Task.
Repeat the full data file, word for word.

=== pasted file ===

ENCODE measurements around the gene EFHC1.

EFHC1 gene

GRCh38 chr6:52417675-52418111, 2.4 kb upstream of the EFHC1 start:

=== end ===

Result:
ENCODE measurements around the gene EFHC1.

EFHC1 gene

GRCh38 chr6:52417675-52418111, 2.4 kb upstream of the EFHC1 start: